Take the 2-minute tour ×
Super User is a question and answer site for computer enthusiasts and power users. It's 100% free, no registration required.

Is there a way to prevent read and/or write access to a specific folder in Windows and grant only a specific service/process access to it?

It seems that permissions are user-based and not service-based but I'd like to know if there is a way to achieve such a functionality anyway.

share|improve this question

2 Answers 2

up vote 4 down vote accepted

Yes, there is a way to do this in Windows 7, although it may be necessary to reconfigure the service which introduces a (probably fairly small) risk of introducing a compatibility problem.

The security ID associated with a service can be referenced as

NT SERVICE\SERVICENAME

where servicename is replaced with the actual name of the service (shown as "Service name" in the Services administrative tool, and distinct from the display name shown in the main list of services). If you're using the GUI to change security settings, and the machine is joined to a domain, you'll need to change the search scope to the local computer. Also note that this only works for services that are currently installed.

You can determine the SID associated with a particular service name, whether or not such a service is installed, using the sc showsid command:

C:\working>sc showsid wjkjk

NAME: wjkjk
SERVICE SID: S-1-5-80-492907775-8774055-3223757035-3566066944-1037782649

If you are setting security on a file or folder using the icacls command you can specify a SID by prefixing it with *, e.g., *S-1-5-80-492907775-8774055-3223757035-3566066944-1037782649.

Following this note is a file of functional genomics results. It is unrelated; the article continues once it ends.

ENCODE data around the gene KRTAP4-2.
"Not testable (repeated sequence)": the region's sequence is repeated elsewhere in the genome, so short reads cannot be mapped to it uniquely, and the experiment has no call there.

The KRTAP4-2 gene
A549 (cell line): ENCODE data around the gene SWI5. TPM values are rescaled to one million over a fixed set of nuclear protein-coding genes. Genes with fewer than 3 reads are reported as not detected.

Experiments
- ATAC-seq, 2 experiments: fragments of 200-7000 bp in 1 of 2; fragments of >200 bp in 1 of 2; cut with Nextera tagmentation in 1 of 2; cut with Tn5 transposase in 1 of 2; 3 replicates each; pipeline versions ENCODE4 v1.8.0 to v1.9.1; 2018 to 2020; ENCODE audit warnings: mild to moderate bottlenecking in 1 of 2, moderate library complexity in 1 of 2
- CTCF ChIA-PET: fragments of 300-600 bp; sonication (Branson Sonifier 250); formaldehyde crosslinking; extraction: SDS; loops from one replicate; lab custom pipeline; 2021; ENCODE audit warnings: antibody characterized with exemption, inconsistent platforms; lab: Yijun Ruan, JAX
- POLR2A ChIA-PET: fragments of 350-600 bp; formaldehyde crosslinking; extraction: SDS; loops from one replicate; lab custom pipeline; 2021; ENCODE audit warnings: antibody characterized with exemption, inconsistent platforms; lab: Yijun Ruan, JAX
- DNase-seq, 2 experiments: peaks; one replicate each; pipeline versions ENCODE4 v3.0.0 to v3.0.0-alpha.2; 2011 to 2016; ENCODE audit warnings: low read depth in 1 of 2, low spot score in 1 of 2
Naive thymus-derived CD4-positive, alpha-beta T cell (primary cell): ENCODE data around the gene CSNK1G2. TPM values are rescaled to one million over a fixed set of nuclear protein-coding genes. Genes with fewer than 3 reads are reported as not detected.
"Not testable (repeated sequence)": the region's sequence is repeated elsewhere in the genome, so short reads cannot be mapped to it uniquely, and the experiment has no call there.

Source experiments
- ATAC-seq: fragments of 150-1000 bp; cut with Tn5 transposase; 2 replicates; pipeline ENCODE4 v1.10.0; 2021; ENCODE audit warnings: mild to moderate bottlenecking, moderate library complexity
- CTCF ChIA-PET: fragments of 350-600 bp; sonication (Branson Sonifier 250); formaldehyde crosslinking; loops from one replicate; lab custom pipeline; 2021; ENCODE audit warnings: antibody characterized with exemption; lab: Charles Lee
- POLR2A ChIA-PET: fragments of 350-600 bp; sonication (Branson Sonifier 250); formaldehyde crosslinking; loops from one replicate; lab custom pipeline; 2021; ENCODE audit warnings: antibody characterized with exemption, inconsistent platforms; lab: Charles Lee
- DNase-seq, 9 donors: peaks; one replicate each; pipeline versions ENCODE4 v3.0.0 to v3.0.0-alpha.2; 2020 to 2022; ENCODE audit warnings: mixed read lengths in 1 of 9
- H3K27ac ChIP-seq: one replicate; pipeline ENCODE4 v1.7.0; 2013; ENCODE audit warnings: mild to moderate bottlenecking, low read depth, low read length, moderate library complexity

In order for the service to access files using this security ID, it has to be configured with a service SID type of either "unrestricted" or "restricted". If it is configured with a service SID type of "none" the service SID will not work. You can check the service SID type of an installed service with the sc qsidtype command:

C:\working>sc qsidtype wuauserv
[SC] QueryServiceConfig2 SUCCESS

SERVICE_NAME: wuauserv
SERVICE_SID_TYPE:  UNRESTRICTED

If the service type is "none" you can change it to "unrestricted" using the sc sidtype command:

C:\working>sc qsidtype psexesvc
[SC] QueryServiceConfig2 SUCCESS

SERVICE_NAME: psexesvc
SERVICE_SID_TYPE:  NONE

C:\working>sc sidtype psexesvc unrestricted
[SC] ChangeServiceConfig2 SUCCESS

C:\working>sc qsidtype psexesvc
[SC] QueryServiceConfig2 SUCCESS

SERVICE_NAME: psexesvc
SERVICE_SID_TYPE:  UNRESTRICTED

This will not take effect until the service is restarted.

Note: you should not change the SID type of a service from "none" to "restricted". Doing so will almost certainly cause the service to malfunction. Changing the type from "none" to "unrestricted" is much less likely to cause any problems. If the service SID type is already "restricted" or "unrestricted" you should not change it.

share|improve this answer
    
Thanks. This is what I was looking for. –  galbarm Jul 8 '12 at 15:25

There is a pseudo "user" called SERVICE that all services use so you can simply restrict access by only allowing this "user" access.

However, this is not quite what you asked since this isn't a single specific service, it is all services. There is no default mechanism to restrict to a single service though it may be possible with some considerable faffing around trying to force a service to use a different ID on startup - I wouldn't recommend it.

share|improve this answer
    
There's actually a new mechanism introduced in Windows 7 which makes this much more feasible - see my answer. –  Harry Johnston Jul 5 '12 at 22:26
    
Thanks for that Harry, +1. I'm a bit behind the times! –  Julian Knight Jul 6 '12 at 9:54
    
Although it seems like a lot of work and risk for very little reward. I'd want to "keep it simple" as experience shows me that complex solutions have a habit of haunting you latter on, it could be a real nightmare to maintain such a setup. –  Julian Knight Jul 6 '12 at 9:56

Your Answer

 
discard

By posting your answer, you agree to the privacy policy and terms of service.

Not the answer you're looking for? Browse other questions tagged or ask your own question.